Made a test gizmo for squash & stretch modifier that always fits around the object and used scale for that. It’s nice but unusable right now because of all the bugs, disappears when moving, or behind mesh, no undo, and new one I noticed is that dial gizmo feels weird because when you move it up or left it changes value quite drastically, but when you move it down or right quite slowly. It’s quite messy and can’t get the hang of how it works and which direction I should be moving it.

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Hey Jacques, I have only one idea.
Gizmos labels

With multiple arrows and restricted colors, it is hard to remember which arrow is in charge of which value.
Maybe labels on gizmos appear only when values are output in the modifier.
I know that the gizmo’s placement should suggest what action it will perform, but sometimes it will require a lot of nodding. With labels, we can make quick prototypes.

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That seems reasonable.

As mentioned in the original post. It’s mostly a matter of maintaining common look and feel across gizmos in Blender. Also, some colors might look good for you in your theme, but look bad with another theme. In this case it’s good if the gizmo colors are also determined by the theme. This part is not really up to debate just yet. We can always add support for custom colors if it really becomes necessary. Currently it seems more likely that we would add more theme colors though.

Made a test gizmo for squash & stretch modifier that always fits around the object and used scale for that.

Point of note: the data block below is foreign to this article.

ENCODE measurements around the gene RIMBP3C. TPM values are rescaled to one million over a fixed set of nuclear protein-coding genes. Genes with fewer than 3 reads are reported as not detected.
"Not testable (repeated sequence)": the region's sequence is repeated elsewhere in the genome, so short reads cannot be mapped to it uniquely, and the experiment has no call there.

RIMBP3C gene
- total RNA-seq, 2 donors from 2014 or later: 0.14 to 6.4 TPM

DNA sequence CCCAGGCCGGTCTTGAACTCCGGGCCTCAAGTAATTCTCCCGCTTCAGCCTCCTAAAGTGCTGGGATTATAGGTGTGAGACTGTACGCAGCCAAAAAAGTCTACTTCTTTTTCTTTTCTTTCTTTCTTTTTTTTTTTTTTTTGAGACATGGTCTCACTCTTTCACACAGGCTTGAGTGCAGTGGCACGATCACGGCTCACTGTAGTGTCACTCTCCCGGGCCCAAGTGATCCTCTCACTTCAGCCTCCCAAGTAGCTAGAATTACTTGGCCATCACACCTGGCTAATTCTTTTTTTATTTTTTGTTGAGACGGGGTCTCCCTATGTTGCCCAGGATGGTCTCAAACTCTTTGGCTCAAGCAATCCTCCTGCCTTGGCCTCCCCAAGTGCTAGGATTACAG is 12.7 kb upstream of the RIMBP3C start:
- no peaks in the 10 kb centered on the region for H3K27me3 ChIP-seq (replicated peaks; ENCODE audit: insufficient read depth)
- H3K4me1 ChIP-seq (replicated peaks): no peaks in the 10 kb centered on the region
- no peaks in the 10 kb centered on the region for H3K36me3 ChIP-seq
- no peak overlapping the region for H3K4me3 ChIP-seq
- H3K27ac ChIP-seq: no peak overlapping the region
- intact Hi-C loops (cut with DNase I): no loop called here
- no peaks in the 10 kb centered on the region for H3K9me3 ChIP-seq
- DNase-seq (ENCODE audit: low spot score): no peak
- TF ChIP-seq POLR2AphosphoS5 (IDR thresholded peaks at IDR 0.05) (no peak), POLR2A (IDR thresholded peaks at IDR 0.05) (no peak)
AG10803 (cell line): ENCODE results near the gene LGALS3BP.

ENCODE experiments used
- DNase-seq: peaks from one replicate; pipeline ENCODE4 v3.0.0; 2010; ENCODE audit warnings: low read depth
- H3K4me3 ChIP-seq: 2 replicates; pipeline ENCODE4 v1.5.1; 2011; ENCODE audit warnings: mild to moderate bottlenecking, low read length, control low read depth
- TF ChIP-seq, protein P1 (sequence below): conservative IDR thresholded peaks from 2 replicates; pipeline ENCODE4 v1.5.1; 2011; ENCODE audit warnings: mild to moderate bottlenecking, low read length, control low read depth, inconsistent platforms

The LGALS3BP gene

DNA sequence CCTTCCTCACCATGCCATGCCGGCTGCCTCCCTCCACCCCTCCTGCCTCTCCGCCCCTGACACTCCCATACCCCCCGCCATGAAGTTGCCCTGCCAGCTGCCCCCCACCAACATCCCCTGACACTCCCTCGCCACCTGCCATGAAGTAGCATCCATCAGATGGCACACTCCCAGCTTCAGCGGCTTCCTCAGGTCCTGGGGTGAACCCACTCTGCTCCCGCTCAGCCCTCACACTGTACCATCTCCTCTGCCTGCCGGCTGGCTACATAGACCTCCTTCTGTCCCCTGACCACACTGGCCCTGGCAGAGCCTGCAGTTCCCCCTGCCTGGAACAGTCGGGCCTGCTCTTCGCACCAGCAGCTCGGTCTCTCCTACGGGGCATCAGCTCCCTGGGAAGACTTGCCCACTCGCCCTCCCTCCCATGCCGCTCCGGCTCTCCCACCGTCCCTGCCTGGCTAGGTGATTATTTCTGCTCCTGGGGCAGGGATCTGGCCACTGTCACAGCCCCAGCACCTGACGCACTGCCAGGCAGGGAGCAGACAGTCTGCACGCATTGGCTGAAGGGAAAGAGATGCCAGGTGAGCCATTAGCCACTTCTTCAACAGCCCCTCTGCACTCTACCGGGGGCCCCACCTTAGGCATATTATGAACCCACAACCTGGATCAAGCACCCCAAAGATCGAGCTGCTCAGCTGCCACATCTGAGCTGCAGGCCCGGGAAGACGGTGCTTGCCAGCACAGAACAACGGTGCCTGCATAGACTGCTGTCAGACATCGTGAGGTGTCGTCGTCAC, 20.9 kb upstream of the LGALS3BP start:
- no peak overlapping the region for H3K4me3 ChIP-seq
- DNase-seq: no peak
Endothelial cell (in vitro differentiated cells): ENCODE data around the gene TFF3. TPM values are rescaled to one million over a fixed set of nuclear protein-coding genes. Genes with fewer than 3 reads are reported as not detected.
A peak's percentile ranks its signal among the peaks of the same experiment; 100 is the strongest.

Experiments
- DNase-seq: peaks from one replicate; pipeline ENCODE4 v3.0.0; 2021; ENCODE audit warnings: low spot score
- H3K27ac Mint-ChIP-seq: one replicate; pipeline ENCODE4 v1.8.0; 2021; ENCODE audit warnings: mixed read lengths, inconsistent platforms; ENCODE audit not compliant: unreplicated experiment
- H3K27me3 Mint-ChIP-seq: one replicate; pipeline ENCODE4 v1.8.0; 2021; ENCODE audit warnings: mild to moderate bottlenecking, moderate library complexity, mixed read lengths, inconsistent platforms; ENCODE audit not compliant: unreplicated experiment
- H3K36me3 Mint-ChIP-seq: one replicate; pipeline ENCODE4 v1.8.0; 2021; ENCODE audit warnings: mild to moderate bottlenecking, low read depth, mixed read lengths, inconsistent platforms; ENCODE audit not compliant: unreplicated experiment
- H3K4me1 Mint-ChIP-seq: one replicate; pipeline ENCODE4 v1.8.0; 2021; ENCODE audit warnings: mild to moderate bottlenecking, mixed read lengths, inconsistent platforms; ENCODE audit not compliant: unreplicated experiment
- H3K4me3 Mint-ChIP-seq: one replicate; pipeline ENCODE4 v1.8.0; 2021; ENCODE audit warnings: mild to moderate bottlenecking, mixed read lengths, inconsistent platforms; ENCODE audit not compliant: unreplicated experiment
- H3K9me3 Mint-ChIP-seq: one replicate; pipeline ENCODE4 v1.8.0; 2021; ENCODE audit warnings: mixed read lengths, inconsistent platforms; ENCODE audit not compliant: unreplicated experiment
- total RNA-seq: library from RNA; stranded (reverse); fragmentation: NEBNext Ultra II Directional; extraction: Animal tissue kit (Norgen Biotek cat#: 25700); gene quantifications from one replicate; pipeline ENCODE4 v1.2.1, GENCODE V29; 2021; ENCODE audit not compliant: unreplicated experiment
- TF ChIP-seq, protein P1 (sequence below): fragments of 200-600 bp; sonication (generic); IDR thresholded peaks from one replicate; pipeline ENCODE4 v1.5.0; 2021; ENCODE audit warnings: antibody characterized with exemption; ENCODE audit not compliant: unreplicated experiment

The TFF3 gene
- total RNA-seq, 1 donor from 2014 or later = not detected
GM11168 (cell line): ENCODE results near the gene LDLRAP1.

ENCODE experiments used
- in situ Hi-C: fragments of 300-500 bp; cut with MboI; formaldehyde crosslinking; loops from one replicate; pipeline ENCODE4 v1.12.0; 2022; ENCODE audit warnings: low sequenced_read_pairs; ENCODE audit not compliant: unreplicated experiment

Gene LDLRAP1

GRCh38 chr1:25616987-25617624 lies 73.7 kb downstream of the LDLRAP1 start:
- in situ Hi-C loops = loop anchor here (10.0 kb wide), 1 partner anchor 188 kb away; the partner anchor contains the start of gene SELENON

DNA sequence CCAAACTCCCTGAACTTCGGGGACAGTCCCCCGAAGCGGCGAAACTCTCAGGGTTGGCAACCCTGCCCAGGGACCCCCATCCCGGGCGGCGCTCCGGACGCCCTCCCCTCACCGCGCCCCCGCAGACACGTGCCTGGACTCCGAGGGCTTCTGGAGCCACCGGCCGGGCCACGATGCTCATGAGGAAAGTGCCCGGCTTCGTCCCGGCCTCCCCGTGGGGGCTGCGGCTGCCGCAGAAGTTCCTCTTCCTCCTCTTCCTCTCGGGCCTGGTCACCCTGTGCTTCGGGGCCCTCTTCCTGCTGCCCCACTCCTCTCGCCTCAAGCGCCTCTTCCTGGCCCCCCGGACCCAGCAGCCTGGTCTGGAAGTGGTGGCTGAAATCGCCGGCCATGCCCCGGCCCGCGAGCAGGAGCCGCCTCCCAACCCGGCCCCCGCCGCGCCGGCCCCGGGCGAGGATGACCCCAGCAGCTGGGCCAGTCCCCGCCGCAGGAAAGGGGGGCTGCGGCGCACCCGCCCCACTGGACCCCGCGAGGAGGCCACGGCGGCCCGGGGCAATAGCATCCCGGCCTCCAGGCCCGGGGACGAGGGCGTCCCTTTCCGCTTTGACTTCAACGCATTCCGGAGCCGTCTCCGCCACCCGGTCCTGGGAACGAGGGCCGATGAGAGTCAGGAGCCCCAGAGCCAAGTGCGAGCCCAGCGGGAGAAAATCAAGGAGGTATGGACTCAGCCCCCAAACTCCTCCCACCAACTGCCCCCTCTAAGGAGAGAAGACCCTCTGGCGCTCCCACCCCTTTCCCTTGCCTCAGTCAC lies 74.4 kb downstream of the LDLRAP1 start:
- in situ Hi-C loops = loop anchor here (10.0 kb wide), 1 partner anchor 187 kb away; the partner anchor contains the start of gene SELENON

Looks nice. In this specific case I’d probably expect to use an arrow gizmo at the top of the geometry. Using the dial gizmo to control something that is not a rotation does not feel very useful right now.
Obviously, the drawing of the dial gizmo should still be improved so that it doesn’t just disappear.

Could be added, but likely not initially. One important reason for having gizmos in the 3D view is that their function is “obvious” based on their placement in relation to the geometry. As such, they shouldn’t need a label. Ah tooltip might be nice though.

While your example looks nice, I currently don’t see a good benefit for having these gizmos in the 3D view instead of just having named sliders in the sidebar which offer more functionality.

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After playing some more, I came to conclusion that I just don’t like view-dependent scaling. They’re extremely weird, and make gizmos a nuisance, I find myself constantly changing active modifier so that gizmos disappear, because I expect to zoom out of the object and do something else, but gizmos are still in my face. They make it feel like you HAVE to use gizmos now, that’s what you’re doing, adjusting gizmos, and not like they’re helpful little things you can use if you want.

I also find it bad that I can’t make gizmos that fit exactly to my object. For example, I tried to create gizmo inspired by fillet gizmo in Cinema4D, it’s simply three box gizmos, but the whole point of that gizmo is that if fits around your object, and you can drag it to the point where you want your bevel to end. That is impossible now when gizmo is view-dependent.

But of course view-dependence is necessary for other things. A choice between them would be nice, similar to how you can choose whether sculpt brushes stay the same size relative to geometry, or relative to view.